Those of the bourgeoisie who are handicapped by their hyper-extended educations and tedious histories of talking therapies usually avoid words that have, linguistically speaking, a high degree of modality like ‘must’ and ‘should’. We don’t do emphatic injunctions (see what I did there?). We prefer shadowy multi-valence: we seek out grounds for misconstruction, shy away from certitude and are perpetually prepared to flee along carefully established verbal escape routes.
The poet John Masefield, however, was largely self-taught and, as far as I know, un-analyzed. Although thoroughly upper-middle class (within the taxonomy of the British class system) and thus, in the Edwardian era, expected to go to one of two Universities he was, instead, sent away to sea having been diagnosed by a maiden aunt as, heaven forbid, a bookworm. Ironically, (for said aunt) the merchant seaman has ample spare time and a distinct lack of amusements available to him on the high seas (in an age before digitized movies). The youth was therefore shipped into an ideal environment for literary annelids, far richer even, than the bookish humus available at Oxbridge and one already possessed of an old-boy of unimpeachable credentials, Joseph Conrad.
All of this, it seems to me, is essential background to an understanding of,
“I must go down to the seas again, to the lonely sea and the sky…..”
This line is responsible (among so many others) for the ill-repute into which almost all rhyming poetry has fallen. The sing-song attack that generations of English and not a few American school children use in the annihilation of poetic reason likely smothers Masefield’s next line,
“And all I ask is a tall ship and a star to steer her by…..”
in a typical abnegation of meaning as rhythm and rhyme transcend all in a race to the bottom of the doggerel pond. The fallout settles like toxic grime on all poems that you-know-what. Pity: because Sea Fever is quite an effective piece of verse. Who cannot, if of a certain age, but empathize with the hopeless, impotent dreams of lost youth so affectingly sketched in the last stanza?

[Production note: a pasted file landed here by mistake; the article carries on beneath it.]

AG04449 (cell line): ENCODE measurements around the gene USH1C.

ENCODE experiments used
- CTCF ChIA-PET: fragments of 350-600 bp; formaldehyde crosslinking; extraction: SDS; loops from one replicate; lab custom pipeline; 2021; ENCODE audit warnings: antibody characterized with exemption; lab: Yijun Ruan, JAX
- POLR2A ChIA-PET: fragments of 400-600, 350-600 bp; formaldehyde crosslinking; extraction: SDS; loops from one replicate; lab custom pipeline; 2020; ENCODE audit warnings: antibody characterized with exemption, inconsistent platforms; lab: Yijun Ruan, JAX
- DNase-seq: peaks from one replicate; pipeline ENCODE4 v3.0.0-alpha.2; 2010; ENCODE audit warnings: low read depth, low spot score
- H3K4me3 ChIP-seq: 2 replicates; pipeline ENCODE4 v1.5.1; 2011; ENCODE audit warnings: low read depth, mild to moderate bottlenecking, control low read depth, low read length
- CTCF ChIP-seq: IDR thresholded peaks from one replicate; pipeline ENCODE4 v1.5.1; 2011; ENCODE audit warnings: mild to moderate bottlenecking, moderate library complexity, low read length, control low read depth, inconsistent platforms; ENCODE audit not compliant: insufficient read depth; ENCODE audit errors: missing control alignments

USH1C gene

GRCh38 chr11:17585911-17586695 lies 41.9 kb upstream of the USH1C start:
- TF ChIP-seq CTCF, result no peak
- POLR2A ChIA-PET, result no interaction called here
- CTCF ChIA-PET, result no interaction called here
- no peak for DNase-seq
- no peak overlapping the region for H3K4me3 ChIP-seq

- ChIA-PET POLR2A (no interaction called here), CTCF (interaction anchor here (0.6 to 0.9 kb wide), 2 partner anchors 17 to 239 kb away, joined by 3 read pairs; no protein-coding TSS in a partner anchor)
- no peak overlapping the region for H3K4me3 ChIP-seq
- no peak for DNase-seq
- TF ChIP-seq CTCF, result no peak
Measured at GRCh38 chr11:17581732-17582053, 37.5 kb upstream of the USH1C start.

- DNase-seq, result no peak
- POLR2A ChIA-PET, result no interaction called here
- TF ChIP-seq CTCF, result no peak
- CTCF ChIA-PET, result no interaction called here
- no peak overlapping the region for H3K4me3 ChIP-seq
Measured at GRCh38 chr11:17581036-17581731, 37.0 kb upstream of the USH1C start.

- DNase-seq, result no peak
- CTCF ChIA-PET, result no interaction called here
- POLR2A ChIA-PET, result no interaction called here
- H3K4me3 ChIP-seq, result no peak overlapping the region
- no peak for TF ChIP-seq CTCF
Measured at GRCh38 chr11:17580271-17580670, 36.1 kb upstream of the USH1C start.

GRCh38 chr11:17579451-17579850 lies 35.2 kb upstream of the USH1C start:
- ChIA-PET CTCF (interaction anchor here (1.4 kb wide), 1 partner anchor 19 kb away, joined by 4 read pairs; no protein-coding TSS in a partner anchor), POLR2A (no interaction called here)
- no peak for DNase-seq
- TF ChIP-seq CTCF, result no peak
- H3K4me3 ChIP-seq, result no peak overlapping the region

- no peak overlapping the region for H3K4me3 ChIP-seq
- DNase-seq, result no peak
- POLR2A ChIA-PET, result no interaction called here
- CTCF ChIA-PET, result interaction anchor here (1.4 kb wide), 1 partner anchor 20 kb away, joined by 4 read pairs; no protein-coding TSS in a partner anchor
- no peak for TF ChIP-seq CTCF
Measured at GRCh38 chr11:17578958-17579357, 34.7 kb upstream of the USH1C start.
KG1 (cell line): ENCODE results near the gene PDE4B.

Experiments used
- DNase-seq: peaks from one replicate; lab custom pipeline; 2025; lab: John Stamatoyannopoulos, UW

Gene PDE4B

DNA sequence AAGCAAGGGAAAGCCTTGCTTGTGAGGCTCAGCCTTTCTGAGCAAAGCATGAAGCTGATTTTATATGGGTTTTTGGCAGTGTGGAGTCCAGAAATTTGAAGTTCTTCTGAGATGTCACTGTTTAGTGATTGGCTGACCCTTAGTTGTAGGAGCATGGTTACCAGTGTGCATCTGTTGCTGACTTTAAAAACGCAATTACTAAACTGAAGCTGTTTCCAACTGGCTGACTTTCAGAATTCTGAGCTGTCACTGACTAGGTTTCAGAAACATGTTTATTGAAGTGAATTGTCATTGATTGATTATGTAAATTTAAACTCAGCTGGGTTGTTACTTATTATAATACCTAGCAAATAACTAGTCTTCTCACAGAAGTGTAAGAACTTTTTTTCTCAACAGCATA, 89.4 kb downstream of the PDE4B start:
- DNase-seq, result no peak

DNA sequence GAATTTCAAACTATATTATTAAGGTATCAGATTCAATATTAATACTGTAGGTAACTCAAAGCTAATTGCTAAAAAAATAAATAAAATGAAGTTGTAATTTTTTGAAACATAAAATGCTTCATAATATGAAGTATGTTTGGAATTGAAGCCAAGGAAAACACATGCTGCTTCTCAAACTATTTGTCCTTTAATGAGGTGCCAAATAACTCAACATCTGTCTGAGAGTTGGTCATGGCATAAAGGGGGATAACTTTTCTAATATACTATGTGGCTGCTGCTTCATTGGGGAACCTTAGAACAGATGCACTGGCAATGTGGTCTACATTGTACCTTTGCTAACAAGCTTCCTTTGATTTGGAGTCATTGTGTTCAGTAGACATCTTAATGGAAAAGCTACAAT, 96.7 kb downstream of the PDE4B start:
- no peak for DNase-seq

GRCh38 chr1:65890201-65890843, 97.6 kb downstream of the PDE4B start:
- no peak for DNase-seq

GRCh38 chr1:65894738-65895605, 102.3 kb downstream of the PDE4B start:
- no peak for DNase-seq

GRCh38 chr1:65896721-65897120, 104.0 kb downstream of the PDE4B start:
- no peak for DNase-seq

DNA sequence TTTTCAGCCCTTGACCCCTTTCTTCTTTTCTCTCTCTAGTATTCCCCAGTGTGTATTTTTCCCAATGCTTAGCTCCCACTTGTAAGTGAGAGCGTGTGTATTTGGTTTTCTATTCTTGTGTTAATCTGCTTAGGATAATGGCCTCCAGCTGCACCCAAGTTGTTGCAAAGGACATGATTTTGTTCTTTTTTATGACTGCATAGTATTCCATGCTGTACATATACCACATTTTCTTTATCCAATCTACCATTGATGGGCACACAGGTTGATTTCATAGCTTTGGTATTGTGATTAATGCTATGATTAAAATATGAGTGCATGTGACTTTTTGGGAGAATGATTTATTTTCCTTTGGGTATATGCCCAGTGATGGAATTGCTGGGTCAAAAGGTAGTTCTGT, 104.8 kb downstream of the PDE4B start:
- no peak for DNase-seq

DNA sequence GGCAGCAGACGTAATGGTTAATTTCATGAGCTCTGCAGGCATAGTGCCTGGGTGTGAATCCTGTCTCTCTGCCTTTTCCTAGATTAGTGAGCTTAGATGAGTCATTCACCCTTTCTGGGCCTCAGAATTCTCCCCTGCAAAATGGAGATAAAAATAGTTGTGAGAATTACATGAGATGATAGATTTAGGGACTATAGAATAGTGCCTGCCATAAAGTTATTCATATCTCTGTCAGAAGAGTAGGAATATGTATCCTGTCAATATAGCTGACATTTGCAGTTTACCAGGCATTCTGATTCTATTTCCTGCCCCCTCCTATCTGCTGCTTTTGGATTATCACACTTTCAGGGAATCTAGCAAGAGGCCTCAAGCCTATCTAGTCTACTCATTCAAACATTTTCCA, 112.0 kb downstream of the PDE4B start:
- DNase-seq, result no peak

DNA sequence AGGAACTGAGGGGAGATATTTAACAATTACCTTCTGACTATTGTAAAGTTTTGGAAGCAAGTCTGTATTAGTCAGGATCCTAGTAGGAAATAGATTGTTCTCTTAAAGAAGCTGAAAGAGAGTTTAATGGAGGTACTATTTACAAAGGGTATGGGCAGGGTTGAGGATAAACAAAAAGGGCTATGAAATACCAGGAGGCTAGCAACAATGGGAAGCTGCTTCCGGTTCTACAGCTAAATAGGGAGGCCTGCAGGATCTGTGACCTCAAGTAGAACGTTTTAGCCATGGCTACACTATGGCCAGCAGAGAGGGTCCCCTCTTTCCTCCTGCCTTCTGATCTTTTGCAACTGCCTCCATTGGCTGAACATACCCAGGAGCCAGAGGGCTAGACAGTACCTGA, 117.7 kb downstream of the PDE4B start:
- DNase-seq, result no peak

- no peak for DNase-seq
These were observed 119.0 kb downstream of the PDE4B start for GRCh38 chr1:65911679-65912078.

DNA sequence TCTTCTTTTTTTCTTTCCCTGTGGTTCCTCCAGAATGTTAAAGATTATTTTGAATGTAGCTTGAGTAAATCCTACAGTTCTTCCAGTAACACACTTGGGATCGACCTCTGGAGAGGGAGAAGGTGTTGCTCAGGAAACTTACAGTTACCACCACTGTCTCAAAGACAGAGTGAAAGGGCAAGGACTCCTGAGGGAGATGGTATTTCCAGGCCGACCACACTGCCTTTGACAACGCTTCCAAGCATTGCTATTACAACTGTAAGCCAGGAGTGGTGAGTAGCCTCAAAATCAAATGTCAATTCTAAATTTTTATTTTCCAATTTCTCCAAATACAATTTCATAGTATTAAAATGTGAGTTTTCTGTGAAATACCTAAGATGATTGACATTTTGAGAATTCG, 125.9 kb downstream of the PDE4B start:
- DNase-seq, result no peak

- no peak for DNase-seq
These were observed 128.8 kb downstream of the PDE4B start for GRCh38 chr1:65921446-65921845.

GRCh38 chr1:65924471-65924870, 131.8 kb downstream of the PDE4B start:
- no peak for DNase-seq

“I must go down to the seas again, to the vagrant gypsy life,
To the gull’s way and the whale’s way where the wind’s like a whetted knife;
And all I ask is a merry yarn from a laughing fellow-rover,
And quiet sleep and a sweet dream when the long trick’s over.”
Ain’t going to happen, except for that last bit. So it was, ever the versifier, that Masefield left instructions to his "Heirs, Administrators, and Assigns":
“Let no religious rite be done or read
In any place for me when I am dead,
But burn my body into ash, and scatter
The ash in secret into running water,
Or on the windy down, and let none see;
And then thank God that there's an end of me.”
Scatter….Water….Ouch! Agreement in terminal sounds? Not so much. But with that written he felt ready to take his last breath: the ‘must’ in Masefield victim of mortality - the imperative applied to one too many items on an overly ambitious bucket list.
Speaking of which (lonely sea and the sky): at the further reaches of Koenigstein Road, where it becomes a track serving cattle pastures on a ravine-split mesa, then a winding mostly paved road headed for the Nesbitt’s avocado farm, a horse ranch and an off-the-grid shack currently on the County’s watch-list, then splits off to the left up a nameless canyon (by which time it has presumably shed its allegiance to the eponymous German hotelier) and then hairpins around several seasonal streams that cleave to deep fissures in the hillside, there is sometimes a view of the sea set beneath a wide-ranging sky. It is there, on clear days, in hazy sight of Ormond Beach, that I retain a connection to the Pacific Ocean.